It wasn’t any better, unless a bigger building and a more pretentious name could be assumed to portend better learning. Our texts were the same dull books, our teachers were the same unimaginative task masters, and our hours comprised the same boring rote learning. In literature, I refused to write the silly formal essays others wrote and got reprimanded for submitting New Yorker-like tongue-in-cheek compositions that raised the tutor’s eyebrows sky-high. Of Pythagoras’s theorem, I found somewhere an alternative proof that I considered more elegant and drove my teacher up the wall for using it instead of the standard proof he had taught in the class. The first lesson was to conform; the last lesson was the same. Anything faintly original and slightly different invited derision and penalties.
My guerilla tactic was to take an inconspicuous rear seat – but not the last bench, for that would invite branding as a backbencher – and amuse myself in other ways. The central one was to bring an interesting book and focus on finishing it, looking up occasionally at the teacher or blackboard. The other was, especially when the teacher set a task to be completed in the class, to draw sketches of other students, the teachers or whatever I could see through the windows. Of the last, the most intriguing was the plump girl who brushed her long hair, standing at the window of a neighboring house. Often a portrait was accompanied by a satirical limerick, usually focused on what I considered the person’s most annoying feature or execrable habit.
I should explain that students were expected to carry as many exercise books as the subjects taught, with classwork in the appropriate notebook. I carried so many story books in my bag that I had space for just one exercise book, in which I recorded all classwork. When at the end of the class Walrus collected all the exercise books, so that he could grade them at leisure, he took away my only exercise book. The greater disaster was that the exercise book contained my entire series of sketches of the teachers, including Walrus, along with waggish limericks on each. I had nightmares of being summoned to the principal’s office and then asked to go home with my shamed parents, irrevocably expelled.
The next day, as Walrus walked into the class with a quizzical look on his face, I anticipated disaster. When Walrus somberly declared that he had made a strange discovery from the exercise books he had collected, I waited for lightning to strike.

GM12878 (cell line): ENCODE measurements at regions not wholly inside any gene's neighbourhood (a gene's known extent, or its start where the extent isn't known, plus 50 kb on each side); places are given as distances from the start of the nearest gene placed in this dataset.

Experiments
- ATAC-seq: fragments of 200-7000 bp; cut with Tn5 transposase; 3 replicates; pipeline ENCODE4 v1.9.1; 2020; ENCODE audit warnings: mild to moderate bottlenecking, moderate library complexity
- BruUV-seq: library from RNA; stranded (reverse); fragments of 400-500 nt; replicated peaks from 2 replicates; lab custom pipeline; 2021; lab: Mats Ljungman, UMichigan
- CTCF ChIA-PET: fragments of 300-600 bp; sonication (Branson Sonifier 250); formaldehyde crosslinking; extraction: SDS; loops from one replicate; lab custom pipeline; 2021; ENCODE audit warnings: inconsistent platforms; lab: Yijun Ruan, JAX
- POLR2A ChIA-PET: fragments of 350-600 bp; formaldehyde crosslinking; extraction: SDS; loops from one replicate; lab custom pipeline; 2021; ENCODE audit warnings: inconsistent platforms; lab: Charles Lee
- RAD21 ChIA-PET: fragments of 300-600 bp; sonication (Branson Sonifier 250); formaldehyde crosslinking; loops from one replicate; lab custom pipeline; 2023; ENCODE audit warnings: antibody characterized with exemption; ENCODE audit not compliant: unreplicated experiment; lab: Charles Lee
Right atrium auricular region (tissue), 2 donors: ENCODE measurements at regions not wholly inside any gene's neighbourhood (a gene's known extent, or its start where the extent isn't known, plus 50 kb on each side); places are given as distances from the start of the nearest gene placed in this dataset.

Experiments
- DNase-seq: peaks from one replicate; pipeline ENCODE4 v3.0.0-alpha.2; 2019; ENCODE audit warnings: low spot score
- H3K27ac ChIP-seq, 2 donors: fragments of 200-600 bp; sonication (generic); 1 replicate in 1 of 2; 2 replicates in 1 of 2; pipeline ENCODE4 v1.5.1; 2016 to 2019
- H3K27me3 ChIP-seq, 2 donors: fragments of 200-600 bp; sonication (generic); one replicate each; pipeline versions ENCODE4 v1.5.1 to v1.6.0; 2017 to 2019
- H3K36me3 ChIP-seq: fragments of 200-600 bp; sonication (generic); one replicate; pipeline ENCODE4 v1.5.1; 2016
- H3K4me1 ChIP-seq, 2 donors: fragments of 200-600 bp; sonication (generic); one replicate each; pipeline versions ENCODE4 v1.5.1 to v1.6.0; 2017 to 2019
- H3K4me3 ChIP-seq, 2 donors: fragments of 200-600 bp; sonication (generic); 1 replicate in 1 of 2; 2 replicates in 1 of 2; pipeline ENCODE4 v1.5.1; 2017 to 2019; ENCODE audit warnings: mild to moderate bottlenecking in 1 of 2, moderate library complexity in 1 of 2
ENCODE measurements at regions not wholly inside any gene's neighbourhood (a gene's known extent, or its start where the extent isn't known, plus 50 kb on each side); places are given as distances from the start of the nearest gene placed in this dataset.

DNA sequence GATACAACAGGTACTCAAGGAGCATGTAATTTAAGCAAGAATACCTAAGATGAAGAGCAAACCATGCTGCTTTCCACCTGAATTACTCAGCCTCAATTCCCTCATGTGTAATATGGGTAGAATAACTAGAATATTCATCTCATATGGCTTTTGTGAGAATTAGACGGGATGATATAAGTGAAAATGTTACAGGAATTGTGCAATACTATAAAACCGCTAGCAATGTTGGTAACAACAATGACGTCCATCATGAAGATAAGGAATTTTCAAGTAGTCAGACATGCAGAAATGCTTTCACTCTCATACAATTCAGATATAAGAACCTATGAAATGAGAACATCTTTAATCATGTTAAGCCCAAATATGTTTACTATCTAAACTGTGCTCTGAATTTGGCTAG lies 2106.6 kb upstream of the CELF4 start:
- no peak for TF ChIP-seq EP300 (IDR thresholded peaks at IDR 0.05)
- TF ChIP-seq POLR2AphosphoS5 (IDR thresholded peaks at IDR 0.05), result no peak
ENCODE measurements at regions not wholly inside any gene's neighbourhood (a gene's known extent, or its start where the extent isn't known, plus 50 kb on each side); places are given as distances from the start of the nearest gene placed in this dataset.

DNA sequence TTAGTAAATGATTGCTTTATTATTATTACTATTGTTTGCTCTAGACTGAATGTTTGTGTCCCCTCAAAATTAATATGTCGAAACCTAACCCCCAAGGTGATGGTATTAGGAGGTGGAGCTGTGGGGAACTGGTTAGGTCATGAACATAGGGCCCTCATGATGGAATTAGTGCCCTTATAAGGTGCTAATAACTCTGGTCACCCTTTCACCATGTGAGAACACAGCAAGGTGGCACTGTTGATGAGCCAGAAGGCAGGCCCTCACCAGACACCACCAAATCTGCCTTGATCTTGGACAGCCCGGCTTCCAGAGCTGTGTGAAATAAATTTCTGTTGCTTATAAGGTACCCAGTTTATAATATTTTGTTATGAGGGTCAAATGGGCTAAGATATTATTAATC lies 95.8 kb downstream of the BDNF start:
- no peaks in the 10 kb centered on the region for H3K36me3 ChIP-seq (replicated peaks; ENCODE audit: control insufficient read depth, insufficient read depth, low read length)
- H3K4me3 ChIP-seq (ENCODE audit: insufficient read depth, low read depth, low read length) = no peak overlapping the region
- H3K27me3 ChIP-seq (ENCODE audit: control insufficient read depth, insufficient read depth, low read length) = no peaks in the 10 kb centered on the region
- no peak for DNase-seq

Walrus took the pile of exercise books from his bag and placed them on his desk. Without a word, he took the exercise book from the top, adjusted his glasses and started reading. It was the story of a cricket match, unquestionably my essay. He read several paragraphs, then stopped and said, “I will not read all of it for a reason. The essay is not exactly what I expected to see, but it is a good essay, a very amusing one. I am impressed that someone in my class can write something as comical as this.”
It was not exactly what I expected to hear.
He added, “I will not read the whole essay, because I have something more interesting to read. I find in this exercise book a long series of sketches, each accompanied by a short poem. I could read them all to you, but I will selectively read the ones that are most likely to be of interest to you.”
He started reading the limericks on the teachers, and after each reading held up the exercise book to show the sketch. He began with the principal and went through all our teachers. Finally, as my anticipation grew, he came to the verse about him, read it and demonstrated the sketch and said, “I did not realize that my facial hair was the most noticeable feature about me! Well, now I know.”
The bell rang. The class was over.
Before leaving, Walrus said, “I believe creativity deserves some recognition. I have recommended to the principal that the author of the essay and poems should be the next editor of our school magazine.”
When the magazine came out six months later, I saw my writing in print for the first time in my life.